The accused ran away and shot himself by placing the shotgun under his chin and pulling the trigger. No medical report was submitted in respect of the injuries but his counsel submitted that he sustained permanent injuries to his face i.e. he lost both his jaws, almost all his teeth. He is only able to eat food in liquid form and was breathing, until recently, with the aid of a breathing tube. These submissions were not disputed and it is evident that his face was severely disfigured by the self-inflicted gunshot wound. He indicated in his statement in terms of section 112 (2) that he regretted what he did and shot himself as punishment for what he had done.
 The accused was 27 years old at the time he committed the offence. He did not testify but his counsel addressed the court from the bar. The following facts were placed on record. The accused had no children with the deceased as the deceased aborted his child she conceived. He however has one child who is 5 years old. He is a first offender and there is no history of prior incidences of domestic violence or for that matter any other violent offences. He had no formal education. He earned his keep by doing woodcarvings and working on the farm. He, in this way, supported the deceased and his elderly parents who are still alive. The deceased left him to live with another man but later returned to him. He accepted her back but according to the accused the deceased continued having affairs with other men and made him the” laughing stock” in his community. He had been in custody for approximately 2 years and 7 months.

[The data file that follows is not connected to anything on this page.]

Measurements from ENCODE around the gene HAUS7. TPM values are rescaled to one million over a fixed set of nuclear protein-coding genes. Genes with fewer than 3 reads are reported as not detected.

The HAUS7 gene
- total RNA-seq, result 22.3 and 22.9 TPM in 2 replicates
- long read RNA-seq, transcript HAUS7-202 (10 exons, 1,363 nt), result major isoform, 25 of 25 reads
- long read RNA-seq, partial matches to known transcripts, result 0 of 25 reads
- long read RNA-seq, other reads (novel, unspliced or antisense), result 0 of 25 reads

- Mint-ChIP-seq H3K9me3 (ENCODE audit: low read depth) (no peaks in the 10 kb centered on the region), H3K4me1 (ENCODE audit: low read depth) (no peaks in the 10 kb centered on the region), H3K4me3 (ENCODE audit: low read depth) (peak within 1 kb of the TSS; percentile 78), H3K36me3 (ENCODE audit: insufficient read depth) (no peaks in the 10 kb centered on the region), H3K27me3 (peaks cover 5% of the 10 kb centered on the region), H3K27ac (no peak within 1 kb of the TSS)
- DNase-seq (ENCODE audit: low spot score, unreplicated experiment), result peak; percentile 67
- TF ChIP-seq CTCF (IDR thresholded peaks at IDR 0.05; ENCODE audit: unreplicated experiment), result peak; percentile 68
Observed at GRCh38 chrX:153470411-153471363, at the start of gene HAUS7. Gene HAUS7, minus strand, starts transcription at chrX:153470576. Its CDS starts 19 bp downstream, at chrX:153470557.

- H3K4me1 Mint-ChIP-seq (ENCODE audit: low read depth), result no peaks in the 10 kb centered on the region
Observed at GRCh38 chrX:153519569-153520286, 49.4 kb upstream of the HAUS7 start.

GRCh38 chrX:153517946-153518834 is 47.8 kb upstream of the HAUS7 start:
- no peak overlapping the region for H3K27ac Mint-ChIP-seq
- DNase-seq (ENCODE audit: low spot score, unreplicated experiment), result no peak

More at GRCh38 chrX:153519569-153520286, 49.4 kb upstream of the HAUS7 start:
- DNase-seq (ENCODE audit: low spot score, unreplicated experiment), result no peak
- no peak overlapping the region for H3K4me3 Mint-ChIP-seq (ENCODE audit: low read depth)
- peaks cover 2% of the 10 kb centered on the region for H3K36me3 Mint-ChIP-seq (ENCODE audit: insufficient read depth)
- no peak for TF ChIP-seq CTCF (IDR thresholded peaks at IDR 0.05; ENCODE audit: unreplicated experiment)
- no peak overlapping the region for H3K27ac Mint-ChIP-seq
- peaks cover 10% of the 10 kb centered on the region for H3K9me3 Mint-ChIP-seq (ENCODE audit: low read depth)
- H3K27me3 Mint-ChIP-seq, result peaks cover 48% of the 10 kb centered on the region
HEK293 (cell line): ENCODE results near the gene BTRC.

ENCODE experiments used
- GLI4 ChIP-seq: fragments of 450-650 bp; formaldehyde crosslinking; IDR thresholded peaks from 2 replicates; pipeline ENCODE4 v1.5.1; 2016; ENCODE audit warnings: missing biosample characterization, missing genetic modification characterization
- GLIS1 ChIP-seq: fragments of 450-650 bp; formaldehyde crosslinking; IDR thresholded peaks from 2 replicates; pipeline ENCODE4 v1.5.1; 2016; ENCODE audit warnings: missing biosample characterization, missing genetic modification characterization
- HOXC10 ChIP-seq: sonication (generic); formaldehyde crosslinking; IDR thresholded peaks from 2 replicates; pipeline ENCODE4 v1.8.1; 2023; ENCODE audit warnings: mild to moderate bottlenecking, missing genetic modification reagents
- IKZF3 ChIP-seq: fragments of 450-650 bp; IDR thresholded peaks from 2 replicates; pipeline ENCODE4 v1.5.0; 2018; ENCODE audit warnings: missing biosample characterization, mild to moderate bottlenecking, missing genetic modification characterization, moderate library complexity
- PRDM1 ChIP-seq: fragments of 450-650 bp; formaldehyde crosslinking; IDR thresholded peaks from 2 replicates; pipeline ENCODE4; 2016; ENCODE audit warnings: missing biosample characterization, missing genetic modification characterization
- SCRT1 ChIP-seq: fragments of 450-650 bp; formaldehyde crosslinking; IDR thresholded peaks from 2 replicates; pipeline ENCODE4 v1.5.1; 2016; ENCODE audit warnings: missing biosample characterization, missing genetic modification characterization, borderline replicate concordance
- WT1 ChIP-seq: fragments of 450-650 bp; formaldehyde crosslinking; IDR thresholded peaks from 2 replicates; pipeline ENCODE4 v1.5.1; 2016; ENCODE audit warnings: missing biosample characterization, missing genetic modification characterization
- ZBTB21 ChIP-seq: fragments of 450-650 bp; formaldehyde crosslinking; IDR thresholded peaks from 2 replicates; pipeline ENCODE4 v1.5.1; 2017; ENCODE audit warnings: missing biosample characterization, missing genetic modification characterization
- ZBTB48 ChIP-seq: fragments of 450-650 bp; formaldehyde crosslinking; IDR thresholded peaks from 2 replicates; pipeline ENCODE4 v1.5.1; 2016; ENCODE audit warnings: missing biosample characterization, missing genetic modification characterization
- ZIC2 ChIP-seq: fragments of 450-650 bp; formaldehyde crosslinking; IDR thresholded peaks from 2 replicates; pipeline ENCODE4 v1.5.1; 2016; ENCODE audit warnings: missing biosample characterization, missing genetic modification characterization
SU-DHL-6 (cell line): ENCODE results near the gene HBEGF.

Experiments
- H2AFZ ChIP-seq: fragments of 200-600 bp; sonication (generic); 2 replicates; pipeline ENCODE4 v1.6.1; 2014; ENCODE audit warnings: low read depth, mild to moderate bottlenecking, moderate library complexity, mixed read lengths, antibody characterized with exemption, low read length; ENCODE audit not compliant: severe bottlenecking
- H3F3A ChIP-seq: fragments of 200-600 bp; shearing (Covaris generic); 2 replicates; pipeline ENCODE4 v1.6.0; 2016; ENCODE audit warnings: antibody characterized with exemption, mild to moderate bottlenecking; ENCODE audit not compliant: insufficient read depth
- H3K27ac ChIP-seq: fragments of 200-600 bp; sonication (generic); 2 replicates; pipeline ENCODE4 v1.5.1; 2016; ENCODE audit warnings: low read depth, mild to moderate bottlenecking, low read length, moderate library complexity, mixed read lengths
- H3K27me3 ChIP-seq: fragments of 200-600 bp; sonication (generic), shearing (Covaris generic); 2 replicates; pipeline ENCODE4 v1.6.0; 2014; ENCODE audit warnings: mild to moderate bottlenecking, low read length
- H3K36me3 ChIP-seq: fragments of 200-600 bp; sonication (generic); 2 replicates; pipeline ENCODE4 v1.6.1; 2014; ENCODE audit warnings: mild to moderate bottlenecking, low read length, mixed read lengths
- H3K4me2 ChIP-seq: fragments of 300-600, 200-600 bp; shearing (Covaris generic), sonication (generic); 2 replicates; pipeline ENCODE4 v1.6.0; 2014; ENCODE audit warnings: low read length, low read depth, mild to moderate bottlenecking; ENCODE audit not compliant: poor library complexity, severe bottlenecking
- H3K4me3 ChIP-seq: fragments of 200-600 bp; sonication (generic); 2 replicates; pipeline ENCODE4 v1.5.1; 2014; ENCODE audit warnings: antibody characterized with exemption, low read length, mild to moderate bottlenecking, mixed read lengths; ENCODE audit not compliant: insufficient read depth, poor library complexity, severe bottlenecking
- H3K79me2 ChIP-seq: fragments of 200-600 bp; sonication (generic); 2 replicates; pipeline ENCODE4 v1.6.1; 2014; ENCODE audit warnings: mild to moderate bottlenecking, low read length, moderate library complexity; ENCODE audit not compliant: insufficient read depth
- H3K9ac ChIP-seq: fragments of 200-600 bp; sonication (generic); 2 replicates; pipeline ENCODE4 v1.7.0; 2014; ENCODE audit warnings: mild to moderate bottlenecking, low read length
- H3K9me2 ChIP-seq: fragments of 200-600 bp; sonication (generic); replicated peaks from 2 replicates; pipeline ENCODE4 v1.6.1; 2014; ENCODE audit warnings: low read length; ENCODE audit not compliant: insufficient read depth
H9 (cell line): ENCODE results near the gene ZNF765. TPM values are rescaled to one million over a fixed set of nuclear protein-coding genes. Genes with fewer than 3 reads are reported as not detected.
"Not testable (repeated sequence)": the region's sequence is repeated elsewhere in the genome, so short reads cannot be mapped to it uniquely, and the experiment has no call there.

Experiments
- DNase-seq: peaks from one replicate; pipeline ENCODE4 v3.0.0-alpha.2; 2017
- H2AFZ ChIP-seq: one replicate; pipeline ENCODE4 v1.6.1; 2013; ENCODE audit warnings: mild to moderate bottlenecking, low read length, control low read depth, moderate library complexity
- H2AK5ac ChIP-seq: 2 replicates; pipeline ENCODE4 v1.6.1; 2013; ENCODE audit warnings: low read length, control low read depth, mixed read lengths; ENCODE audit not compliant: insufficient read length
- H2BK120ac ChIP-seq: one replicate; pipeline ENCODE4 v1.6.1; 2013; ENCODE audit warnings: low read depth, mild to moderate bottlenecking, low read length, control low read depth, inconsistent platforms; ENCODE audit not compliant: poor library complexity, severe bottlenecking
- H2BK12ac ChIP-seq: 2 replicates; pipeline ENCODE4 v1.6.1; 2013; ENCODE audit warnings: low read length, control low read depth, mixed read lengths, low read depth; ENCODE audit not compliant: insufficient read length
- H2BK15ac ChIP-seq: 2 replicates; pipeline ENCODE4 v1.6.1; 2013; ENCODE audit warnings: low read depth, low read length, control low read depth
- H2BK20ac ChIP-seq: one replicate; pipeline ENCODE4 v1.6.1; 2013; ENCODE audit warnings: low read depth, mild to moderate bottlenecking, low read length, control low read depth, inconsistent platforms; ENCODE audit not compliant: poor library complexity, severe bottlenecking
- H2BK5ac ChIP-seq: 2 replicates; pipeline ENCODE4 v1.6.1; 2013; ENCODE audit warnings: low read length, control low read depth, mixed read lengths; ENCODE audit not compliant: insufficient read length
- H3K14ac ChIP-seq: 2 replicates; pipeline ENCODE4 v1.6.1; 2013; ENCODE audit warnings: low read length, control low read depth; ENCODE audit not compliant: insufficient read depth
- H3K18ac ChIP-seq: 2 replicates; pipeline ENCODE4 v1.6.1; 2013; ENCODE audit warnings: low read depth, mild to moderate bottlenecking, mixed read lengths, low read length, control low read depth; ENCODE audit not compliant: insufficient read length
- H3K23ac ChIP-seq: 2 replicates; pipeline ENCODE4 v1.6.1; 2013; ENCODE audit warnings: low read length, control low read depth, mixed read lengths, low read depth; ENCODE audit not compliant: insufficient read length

The deceased’s estimated age recorded in the post-mortem report is 20 years. According to her mother she was a hardworking, responsible and obedient child. She would do whatever was requested of her by her parents and the community. She supported her mother financially and also by doing chores around the house. It was evident that the death of her daughter left a painful void in her life. She indicated that she is unable to forgive the accused despite his personal plea for forgiveness in open court. She conceded that the family of the accused paid for the funeral and that they are still paying compensation as ordered by the traditional court. According to the submission by counsel for the accused the funeral cost amounted to N$10 000 and the compensation to N$15 000. He intimated that the accused’s woodcarvings and other assets were sold as contribution to the compensation given to the deceased’s family.